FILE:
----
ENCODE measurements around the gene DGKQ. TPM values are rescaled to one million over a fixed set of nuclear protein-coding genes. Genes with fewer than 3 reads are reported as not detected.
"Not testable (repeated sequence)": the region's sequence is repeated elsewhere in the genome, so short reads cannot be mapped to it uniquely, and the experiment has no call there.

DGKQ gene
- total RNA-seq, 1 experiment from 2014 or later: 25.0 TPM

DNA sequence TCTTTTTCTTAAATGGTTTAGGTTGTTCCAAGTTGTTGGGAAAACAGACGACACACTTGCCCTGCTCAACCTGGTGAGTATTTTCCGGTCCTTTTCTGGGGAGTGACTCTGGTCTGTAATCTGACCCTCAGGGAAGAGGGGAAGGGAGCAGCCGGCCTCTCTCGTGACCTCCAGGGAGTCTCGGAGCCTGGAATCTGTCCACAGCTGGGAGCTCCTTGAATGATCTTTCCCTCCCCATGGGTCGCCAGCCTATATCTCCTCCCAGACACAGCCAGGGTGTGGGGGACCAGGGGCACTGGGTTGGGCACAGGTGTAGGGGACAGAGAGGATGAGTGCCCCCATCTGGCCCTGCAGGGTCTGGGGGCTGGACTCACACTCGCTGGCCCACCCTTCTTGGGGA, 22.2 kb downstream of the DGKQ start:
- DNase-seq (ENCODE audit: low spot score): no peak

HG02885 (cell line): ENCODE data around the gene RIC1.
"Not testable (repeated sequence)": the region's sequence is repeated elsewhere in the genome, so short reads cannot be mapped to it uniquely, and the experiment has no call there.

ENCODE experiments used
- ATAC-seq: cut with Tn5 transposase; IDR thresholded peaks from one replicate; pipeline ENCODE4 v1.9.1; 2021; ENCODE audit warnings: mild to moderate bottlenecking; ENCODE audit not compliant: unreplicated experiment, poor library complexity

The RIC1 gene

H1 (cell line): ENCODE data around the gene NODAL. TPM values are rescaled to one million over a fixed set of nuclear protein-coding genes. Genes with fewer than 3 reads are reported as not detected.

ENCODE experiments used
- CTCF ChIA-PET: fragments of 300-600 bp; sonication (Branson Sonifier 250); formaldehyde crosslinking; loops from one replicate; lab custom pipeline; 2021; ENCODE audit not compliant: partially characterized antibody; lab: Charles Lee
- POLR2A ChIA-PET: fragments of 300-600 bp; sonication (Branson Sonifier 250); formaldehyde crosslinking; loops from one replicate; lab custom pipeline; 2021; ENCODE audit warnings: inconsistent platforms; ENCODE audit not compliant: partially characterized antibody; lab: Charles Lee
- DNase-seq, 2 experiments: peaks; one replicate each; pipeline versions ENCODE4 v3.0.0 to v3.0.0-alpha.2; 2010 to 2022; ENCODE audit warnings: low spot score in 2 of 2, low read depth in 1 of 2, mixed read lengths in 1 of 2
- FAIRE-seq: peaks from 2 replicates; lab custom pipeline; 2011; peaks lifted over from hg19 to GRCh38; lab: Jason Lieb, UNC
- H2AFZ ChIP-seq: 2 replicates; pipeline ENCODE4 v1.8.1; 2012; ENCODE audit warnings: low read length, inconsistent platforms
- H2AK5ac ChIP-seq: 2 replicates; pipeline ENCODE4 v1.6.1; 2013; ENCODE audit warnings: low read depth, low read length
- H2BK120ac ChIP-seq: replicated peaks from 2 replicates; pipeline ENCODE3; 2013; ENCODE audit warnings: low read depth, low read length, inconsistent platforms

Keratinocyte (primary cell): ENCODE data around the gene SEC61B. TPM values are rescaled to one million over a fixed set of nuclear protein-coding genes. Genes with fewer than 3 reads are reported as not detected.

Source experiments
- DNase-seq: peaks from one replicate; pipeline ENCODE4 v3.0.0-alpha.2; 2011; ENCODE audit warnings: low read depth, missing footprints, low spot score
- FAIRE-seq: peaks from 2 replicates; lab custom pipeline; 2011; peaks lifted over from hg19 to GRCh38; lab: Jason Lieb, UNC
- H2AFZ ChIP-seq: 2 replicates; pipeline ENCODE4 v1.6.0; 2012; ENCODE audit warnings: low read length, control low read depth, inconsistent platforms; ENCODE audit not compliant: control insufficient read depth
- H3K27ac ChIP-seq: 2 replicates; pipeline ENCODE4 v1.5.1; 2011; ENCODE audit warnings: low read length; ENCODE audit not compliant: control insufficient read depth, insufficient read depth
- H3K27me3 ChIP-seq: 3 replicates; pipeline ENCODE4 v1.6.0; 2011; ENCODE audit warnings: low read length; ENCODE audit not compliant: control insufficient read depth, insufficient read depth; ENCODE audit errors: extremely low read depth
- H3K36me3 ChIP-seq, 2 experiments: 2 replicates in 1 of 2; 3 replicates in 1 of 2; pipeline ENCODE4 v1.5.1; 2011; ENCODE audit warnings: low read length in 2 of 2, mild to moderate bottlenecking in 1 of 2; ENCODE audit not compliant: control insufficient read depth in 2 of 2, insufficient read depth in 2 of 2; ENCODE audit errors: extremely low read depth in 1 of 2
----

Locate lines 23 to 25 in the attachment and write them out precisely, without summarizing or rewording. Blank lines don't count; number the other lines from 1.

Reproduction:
- DNase-seq: peaks from one replicate; pipeline ENCODE4 v3.0.0-alpha.2; 2011; ENCODE audit warnings: low read depth, missing footprints, low spot score
- FAIRE-seq: peaks from 2 replicates; lab custom pipeline; 2011; peaks lifted over from hg19 to GRCh38; lab: Jason Lieb, UNC
- H2AFZ ChIP-seq: 2 replicates; pipeline ENCODE4 v1.6.0; 2012; ENCODE audit warnings: low read length, control low read depth, inconsistent platforms; ENCODE audit not compliant: control insufficient read depth